HR managers need to eliminate generational barriers between older and younger workers and this can be done by imposing an organizational culture that accepts generational differences while promoting the fact that there are consistent drivers across generations (Macky, et al. , 2008). Organizations nowadays can have up to four generations working for them and it is their ability to address generational gaps and manage these differences that is imperative to remaining competitive and having a motivated and productive workforce.

As workforce demographics are shifting dramatically, HR managers should aim to provide an effective mix of compensation, benefits, flexible work arrangements and opportunities for growth and development for every individual. Traditional approaches designed to meet the needs of baby boomers are no longer effective and therefore new strategies need to be tailored to a more diverse workforce. Each generation requires a unique set of factors to motivate them at work and human resources plays an important strategic role in enabling diverse talent to thrive (Tsai, 2008).

HR strategies should be free of bias from the recruitment, training and development and promotional processes of the organization. Organizations will need to shift away from a mindset that tolerates diversity to one where diversity is valued, harnessed and leveraged to achieve greater business success. This will have implications for organizations to have effective strategies in place to manage and support diversity which are aligned to organizational goals. After all it is a diverse workforce that creates balance and a successful and productive workforce. References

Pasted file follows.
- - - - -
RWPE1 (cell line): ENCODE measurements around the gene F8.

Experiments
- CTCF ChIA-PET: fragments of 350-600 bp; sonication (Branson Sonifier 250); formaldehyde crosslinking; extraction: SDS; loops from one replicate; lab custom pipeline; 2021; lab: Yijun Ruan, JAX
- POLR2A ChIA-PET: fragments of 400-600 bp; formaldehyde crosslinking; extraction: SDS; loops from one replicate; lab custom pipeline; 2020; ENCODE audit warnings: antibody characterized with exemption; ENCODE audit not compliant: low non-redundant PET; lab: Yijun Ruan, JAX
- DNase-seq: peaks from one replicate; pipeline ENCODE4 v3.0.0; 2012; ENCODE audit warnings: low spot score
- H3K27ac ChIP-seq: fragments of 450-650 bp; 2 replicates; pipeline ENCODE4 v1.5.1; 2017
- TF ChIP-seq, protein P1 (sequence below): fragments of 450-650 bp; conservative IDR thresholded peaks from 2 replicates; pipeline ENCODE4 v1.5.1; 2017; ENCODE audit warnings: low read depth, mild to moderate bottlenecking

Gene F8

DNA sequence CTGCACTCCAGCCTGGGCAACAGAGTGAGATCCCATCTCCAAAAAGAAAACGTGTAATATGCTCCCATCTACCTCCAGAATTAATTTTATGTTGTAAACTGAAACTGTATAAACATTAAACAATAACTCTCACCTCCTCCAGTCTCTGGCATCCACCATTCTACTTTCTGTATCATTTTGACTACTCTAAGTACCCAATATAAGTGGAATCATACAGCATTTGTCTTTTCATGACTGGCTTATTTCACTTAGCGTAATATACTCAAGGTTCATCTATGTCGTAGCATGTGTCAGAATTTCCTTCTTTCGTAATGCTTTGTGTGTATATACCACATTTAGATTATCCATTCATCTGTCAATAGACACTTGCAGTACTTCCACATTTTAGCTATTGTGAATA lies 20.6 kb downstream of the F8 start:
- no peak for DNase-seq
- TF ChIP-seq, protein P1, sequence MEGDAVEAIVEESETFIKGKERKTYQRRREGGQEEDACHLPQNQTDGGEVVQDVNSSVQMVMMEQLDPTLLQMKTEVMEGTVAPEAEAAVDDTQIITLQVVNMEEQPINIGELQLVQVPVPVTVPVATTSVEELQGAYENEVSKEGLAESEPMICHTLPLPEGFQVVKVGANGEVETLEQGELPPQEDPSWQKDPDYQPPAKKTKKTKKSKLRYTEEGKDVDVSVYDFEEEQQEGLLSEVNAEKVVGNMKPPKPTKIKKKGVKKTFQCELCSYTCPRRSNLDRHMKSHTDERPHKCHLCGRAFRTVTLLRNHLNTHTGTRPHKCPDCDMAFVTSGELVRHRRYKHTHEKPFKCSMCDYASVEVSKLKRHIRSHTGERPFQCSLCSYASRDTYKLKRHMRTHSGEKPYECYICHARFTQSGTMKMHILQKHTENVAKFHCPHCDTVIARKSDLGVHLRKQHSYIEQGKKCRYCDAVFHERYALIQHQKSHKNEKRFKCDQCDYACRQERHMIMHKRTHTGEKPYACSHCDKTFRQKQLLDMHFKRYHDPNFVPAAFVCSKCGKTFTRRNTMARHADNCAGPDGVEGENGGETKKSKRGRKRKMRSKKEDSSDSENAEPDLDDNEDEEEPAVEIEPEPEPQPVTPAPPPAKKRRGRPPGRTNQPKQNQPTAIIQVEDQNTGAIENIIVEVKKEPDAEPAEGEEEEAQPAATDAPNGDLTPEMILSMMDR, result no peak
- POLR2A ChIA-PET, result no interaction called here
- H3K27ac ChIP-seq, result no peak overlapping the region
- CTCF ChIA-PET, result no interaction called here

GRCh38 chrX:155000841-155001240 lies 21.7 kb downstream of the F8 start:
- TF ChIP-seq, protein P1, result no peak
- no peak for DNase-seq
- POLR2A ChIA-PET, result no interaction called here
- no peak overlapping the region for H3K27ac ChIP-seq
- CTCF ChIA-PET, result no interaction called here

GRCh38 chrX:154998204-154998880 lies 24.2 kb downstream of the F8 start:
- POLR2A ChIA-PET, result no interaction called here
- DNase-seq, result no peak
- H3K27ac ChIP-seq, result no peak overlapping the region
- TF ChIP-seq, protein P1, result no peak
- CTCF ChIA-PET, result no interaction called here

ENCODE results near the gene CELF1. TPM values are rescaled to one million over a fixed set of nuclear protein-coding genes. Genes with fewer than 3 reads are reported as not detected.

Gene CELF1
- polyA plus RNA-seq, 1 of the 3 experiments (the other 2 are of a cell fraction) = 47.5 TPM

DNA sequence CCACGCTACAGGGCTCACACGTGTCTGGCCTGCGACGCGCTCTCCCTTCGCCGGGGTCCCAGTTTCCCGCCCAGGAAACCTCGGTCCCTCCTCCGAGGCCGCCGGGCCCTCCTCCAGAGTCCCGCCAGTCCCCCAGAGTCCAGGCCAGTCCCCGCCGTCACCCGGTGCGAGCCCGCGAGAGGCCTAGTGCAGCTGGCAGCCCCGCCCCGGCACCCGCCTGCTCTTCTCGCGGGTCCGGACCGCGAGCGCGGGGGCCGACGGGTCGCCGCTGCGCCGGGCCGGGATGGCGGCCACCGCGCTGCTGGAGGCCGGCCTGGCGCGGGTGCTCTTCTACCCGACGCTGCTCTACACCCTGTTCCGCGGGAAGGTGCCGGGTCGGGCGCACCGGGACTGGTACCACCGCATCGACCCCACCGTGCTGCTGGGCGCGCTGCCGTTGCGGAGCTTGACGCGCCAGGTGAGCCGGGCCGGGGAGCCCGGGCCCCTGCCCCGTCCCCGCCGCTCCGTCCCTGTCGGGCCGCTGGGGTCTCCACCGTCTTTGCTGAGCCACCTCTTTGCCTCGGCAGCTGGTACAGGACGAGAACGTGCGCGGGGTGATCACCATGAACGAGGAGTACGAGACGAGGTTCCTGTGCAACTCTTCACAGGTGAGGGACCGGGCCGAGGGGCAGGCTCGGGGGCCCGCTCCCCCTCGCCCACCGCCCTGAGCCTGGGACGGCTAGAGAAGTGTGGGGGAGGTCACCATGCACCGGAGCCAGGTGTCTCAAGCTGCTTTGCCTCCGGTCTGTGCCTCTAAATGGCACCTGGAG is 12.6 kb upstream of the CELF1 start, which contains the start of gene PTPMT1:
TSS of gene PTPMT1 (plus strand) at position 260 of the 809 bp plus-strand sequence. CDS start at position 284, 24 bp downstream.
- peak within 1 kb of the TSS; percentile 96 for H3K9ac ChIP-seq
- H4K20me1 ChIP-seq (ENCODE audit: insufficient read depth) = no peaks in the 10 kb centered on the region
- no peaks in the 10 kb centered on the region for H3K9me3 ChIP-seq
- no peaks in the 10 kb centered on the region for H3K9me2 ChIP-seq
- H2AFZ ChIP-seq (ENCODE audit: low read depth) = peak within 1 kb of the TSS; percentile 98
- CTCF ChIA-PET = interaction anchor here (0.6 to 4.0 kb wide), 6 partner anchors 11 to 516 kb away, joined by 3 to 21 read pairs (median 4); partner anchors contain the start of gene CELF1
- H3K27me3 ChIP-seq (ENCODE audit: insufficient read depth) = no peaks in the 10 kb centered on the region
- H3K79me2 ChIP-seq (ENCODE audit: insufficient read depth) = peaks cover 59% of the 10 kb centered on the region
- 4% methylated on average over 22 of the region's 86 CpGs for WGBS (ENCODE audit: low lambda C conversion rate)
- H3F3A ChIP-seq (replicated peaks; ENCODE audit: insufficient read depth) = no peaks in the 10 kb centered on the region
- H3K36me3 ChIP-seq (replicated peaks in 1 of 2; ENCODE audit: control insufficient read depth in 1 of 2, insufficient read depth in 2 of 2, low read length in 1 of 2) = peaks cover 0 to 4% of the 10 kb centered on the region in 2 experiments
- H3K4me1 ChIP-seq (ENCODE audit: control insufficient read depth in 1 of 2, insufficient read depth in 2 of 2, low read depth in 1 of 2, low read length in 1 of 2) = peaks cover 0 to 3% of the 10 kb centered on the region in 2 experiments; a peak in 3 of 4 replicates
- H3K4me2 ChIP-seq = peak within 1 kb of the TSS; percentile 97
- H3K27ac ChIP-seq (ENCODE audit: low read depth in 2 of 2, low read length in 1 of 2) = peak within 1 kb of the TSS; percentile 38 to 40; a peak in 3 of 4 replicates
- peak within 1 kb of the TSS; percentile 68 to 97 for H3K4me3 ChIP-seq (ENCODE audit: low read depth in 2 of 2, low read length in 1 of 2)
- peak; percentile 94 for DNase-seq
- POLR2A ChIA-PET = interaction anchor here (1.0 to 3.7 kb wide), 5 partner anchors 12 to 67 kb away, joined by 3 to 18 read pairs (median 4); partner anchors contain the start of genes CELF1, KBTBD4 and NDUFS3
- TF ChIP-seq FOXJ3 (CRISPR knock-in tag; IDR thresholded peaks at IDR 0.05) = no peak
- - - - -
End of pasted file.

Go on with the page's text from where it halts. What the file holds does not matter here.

Aker, J, M. (2009). Managing a multigenerational workforce. Buildings. 103(1), 46-48. Anonymous. (2006). Beyond age discrimination to leveraging human capital. Human Resource Management International Digest. 14(3). 6-8. Anonymous. (2009). Make plans for Gen Y workers. CU360 Newsletter. 35(7), 2-3. Armstrong-Stassen, M. (2008). Factors associated with job content plateauing among older workers. Career Development International. 13(7), 594-613. Beaver, G. , & Hutchings, K. (2005). Training and developing an age diverse workforce in SMEs. Education & Training. 47(8), 592-604.